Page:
*The university accepts a large number of UK and International Qualifications in place of IELTS. You can find details of acceptable tests and the required grades you will need in our English Language section. Visit www.northumbria.ac.uk/englishqualifications

Entry Requirements 2020/21

Standard Entry

An undergraduate degree
in any subject, or equivalent UK/Overseas qualifications.

Additional:
Applications for this programme must be made through the Law Society Central Applications Board accessible at www.lawcabs.ac.uk

Applicants must hold an undergraduate degree (in any subject) from a UK or Republic of Ireland Higher Education Institution, or a Certificate or Academic Standing from the Law Society or the Bar Council.

Applicants who have previously studied four or more of the foundation subjects may obtain an exemptions from those subjects.

Applications for exemption should be made to the Solicitors Regulation Authority or the Bar Standards Board and, if granted, a certificate of exemption must be shown at enrolment.

Please note that students with exemptions who pass the outstanding subjects will pass the programme, but will not generally be awarded the Diploma.

International Qualifications:
We welcome applicants with a range of qualifications from the UK and worldwide which may not exactly match those shown above. If you have taken qualifications outside the UK you can find out how your qualifications compare by visiting our country page www.northumbria.ac.uk/yourcountry

English Language Requirements:
International applicants are required to have a minimum overall IELTS (Academic) score of 6.5 with 5.5 in each component (or approved equivalent*).

*The university accepts a large number of UK and International Qualifications in place of IELTS. You can find details of acceptable tests and the required grades you will need in our English Language section. Visit www.northumbria.ac.uk/englishqualifications

Fees and Funding 2019/20 Entry

UK/EU Fee in Year 1: £8,500

International Fee in Year 1: £8,500

ADDITIONAL COSTS

There are no Additional Costs

Scholarships and Discounts

Click here for UK and EU undergraduate funding and scholarships information.

Click here for International undergraduate funding and scholarships information.

Fees and Funding 2020/21 Entry

UK/EU Fee in Year 1**: TBC

Undergraduate fees are set by Government and are subject to annual review. Once these have been approved we will update fees/funding information for UK and EU students.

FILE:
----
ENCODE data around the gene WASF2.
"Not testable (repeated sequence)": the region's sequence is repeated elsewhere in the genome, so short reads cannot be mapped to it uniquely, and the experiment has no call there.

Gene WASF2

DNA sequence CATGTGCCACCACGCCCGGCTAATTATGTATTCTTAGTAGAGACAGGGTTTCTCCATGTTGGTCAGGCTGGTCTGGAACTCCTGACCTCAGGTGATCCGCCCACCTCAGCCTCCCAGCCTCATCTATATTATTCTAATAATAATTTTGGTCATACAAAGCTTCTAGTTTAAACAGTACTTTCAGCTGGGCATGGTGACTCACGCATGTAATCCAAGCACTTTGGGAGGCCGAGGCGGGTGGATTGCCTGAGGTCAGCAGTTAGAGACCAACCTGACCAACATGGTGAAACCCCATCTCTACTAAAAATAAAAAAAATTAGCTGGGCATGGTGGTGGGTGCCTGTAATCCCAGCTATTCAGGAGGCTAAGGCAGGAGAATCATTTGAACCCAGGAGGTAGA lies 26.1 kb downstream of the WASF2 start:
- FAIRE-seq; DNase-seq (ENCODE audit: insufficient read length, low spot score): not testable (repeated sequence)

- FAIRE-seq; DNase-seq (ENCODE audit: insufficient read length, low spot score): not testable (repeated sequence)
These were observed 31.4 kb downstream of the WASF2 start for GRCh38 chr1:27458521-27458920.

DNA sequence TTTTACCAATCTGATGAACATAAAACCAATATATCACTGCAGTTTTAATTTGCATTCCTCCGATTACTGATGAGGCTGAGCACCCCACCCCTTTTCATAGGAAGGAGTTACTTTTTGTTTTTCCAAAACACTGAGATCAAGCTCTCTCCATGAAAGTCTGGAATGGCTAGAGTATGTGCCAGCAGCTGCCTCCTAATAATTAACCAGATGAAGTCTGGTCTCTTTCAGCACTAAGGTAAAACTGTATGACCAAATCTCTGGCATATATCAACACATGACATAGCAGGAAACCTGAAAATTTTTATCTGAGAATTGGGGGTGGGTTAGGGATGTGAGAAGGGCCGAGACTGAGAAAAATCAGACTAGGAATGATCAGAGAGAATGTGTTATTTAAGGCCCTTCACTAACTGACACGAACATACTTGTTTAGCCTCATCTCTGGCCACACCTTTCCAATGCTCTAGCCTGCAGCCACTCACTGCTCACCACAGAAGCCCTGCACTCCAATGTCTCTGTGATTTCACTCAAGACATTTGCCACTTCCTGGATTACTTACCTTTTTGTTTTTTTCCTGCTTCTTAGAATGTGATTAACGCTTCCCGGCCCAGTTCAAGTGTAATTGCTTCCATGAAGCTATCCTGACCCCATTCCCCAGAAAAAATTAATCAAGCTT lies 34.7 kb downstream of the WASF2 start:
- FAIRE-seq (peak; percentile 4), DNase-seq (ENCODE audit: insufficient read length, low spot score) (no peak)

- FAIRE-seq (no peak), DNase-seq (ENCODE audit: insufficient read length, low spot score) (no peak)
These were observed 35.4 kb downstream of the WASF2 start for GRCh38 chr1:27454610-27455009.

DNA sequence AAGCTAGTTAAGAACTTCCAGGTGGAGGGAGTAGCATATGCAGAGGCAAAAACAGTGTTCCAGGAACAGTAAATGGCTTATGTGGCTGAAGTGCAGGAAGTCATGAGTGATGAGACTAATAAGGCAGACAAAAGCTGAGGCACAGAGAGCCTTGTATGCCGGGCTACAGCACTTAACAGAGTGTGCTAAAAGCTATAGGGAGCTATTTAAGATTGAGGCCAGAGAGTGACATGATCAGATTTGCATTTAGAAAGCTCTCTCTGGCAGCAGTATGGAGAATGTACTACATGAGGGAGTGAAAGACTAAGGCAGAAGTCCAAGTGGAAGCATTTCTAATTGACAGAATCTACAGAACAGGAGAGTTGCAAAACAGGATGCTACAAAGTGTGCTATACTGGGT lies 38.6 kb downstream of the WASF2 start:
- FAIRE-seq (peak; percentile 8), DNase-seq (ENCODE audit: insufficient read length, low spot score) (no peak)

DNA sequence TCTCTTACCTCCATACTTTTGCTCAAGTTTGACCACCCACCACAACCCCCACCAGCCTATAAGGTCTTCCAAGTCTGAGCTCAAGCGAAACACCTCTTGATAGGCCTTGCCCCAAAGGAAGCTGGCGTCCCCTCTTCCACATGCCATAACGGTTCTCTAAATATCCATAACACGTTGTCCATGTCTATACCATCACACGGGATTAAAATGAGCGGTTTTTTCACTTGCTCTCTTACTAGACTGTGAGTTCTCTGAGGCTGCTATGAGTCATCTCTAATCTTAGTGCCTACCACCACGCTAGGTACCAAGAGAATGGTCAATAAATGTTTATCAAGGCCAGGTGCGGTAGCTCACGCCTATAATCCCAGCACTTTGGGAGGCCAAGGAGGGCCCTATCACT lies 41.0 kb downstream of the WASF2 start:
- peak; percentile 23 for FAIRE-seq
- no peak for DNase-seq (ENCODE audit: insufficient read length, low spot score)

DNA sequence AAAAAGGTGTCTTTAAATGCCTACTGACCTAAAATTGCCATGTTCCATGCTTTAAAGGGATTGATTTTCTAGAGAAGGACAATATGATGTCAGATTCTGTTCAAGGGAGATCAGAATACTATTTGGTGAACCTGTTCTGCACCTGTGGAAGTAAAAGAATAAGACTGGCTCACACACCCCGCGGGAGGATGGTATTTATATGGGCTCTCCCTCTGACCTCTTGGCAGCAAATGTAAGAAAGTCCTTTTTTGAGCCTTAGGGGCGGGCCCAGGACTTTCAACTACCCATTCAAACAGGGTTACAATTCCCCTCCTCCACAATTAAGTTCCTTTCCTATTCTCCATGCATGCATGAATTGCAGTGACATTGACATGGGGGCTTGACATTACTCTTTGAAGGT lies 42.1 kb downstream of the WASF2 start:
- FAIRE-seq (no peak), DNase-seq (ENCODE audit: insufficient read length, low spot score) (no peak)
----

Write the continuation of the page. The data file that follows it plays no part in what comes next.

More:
International Fee in Year 1: TBC

Scholarships for 2020/2021 entry have not been announced. Please visit the 2019/2020 international scholarship page for the 2019/2020 scholarship offer.


ADDITIONAL COSTS

TBC


Scholarships and Discounts

20/21 fees and funding information has not been confirmed. 19/20 information is listed below.

Click here for UK and EU undergraduate funding and scholarships information.

Click here for International undergraduate funding and scholarships information.

If you'd like to receive news and information from us in the future about the course or finance then please complete the below form

* By submitting your information you are consenting to your data being processed by Northumbria University (as Data Controller) and Campus Management Corp. (acting as Data Processor). To see the University's privacy policy please click here

How to Apply

How to Apply

Application for most courses is direct to the University via our online application form. Simply click on the 'Apply Online' button you will see on each of our course entries.

However, there are some courses where the application method is not directly to the University. These are:

 

Postgraduate Research
If you wish to apply for postgraduate research then please submit a research enquiry.

Application Deadlines 

Whilst most of our courses do not set an exact deadline for applications, you are advised to apply early to secure your place and organise any sponsorship or funding. Overseas students should submit applications to us by no later than 31 July for courses starting in early September or 1 December for courses that commence in January. This allows sufficient time to process our decision, for you to obtain visas and to organise your accommodation and travel arrangements.